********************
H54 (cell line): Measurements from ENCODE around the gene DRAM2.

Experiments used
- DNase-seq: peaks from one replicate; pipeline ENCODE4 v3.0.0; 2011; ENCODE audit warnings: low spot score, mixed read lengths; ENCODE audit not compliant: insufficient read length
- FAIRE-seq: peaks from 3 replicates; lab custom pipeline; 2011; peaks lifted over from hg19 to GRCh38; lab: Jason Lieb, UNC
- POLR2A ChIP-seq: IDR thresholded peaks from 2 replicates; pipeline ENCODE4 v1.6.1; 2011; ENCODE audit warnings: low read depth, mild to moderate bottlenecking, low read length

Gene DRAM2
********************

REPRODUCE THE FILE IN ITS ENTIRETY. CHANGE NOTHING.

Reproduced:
H54 (cell line): Measurements from ENCODE around the gene DRAM2.

Experiments used
- DNase-seq: peaks from one replicate; pipeline ENCODE4 v3.0.0; 2011; ENCODE audit warnings: low spot score, mixed read lengths; ENCODE audit not compliant: insufficient read length
- FAIRE-seq: peaks from 3 replicates; lab custom pipeline; 2011; peaks lifted over from hg19 to GRCh38; lab: Jason Lieb, UNC
- POLR2A ChIP-seq: IDR thresholded peaks from 2 replicates; pipeline ENCODE4 v1.6.1; 2011; ENCODE audit warnings: low read depth, mild to moderate bottlenecking, low read length

Gene DRAM2